On Thu, May 20, 2010 at 9:44 AM, Benjamin Root <ben.root@ou.edu> wrote:

I gave two counterexamples of why.

The examples you gave aren't counterexamples. See below...

On Wed, May 19, 2010 at 7:06 PM, Darren Dale <dsdale24@gmail.com> wrote:

On Wed, May 19, 2010 at 4:19 PM, <josef.pktd@gmail.com> wrote:

On Wed, May 19, 2010 at 4:08 PM, Darren Dale <dsdale24@gmail.com> wrote:

I have a question about creation of numpy arrays from a list of objects, which bears on the Quantities project and also on masked arrays:

> import quantities as pq > import numpy as np > a, b = 2*pq.m,1*pq.s > np.array([a, b]) array([ 12., 1.])

Why doesn't that create an object array? Similarly:

Consider the use case of a person creating a 1-D numpy array: > np.array([12.0, 1.0]) array([ 12., 1.])

How is python supposed to tell the difference between > np.array([a, b]) and > np.array([12.0, 1.0]) ?

It can't, and there are plenty of times when one wants to explicitly initialize a small numpy array with a few discrete variables.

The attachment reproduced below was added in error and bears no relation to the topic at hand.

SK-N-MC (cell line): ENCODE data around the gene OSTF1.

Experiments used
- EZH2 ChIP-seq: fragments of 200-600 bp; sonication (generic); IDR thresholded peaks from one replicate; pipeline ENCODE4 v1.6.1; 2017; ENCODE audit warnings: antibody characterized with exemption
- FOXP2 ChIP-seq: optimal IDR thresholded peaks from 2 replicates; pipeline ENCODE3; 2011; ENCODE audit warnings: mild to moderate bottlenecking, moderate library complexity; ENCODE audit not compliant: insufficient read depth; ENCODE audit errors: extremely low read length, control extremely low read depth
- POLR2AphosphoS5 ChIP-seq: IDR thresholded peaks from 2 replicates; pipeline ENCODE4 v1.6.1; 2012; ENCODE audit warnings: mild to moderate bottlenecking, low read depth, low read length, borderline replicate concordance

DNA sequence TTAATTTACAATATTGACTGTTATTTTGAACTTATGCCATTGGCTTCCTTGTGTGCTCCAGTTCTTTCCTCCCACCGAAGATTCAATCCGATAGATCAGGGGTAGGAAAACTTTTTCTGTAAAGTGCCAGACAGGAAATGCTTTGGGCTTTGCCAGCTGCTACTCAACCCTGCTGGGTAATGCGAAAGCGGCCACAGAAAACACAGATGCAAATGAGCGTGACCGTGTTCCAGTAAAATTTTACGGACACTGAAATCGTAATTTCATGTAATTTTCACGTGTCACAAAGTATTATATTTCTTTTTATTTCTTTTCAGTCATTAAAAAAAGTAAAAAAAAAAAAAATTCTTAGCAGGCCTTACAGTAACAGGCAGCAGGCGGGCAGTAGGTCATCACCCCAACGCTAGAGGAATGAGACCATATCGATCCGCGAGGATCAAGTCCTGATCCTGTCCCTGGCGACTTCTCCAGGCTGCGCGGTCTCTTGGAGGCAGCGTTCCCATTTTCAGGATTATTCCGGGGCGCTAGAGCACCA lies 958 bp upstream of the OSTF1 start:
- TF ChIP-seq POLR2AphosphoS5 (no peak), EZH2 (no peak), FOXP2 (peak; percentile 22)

What do you mean it can't? 12.0 and 1.0 are floats, a and b are not. While, yes, they can be coerced to floats, this is a *lossy* transformation--it strips away information contained in the class, and IMHO should not be the default behavior. If I want the objects, I can force it: In [7]: np.array([a,b],dtype=np.object) Out[7]: array([2.0 m, 1.0 s], dtype=object) This works fine, but feels ugly since I have to explicitly tell numpy not to do something. It feels to me like it's violating the principle of "in the face of ambiguity, resist the temptation to guess." Ryan -- Ryan May Graduate Research Assistant School of Meteorology University of Oklahoma